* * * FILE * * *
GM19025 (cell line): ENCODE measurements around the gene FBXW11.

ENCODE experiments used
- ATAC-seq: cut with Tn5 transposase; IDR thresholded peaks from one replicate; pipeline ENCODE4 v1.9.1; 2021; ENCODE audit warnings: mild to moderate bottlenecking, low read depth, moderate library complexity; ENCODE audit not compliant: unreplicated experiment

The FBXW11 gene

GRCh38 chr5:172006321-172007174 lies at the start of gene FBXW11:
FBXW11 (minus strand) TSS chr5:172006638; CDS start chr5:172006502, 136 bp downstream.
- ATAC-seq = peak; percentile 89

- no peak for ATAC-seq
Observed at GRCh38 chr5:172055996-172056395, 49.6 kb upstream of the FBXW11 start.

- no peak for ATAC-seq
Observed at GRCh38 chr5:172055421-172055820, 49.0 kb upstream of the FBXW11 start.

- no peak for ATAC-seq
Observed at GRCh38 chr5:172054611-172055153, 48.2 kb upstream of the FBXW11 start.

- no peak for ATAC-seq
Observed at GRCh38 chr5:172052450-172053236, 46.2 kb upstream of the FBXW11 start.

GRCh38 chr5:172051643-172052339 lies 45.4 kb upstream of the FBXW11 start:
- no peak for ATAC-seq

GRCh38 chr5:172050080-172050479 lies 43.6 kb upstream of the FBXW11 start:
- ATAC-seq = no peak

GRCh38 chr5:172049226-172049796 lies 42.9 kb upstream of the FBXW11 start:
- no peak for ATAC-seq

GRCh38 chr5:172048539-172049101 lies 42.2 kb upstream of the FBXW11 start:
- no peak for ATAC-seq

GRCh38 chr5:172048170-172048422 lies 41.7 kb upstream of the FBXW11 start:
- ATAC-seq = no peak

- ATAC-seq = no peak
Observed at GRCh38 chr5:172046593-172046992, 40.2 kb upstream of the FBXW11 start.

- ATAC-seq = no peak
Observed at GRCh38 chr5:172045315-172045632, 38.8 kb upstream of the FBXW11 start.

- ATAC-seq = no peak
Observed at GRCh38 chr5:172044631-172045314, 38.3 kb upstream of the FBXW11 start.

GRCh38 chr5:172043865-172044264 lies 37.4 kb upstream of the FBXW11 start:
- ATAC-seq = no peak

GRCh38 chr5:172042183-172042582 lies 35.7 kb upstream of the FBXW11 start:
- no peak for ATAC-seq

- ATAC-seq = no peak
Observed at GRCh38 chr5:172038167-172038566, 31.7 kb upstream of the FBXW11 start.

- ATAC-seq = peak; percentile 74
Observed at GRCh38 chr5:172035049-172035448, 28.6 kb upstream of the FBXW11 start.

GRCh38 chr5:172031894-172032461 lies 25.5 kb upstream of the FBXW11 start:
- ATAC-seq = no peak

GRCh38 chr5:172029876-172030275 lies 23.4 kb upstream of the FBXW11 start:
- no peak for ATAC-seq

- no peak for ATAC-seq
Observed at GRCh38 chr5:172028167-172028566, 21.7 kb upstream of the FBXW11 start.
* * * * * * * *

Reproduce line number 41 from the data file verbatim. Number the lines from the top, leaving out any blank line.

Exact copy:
- ATAC-seq = no peak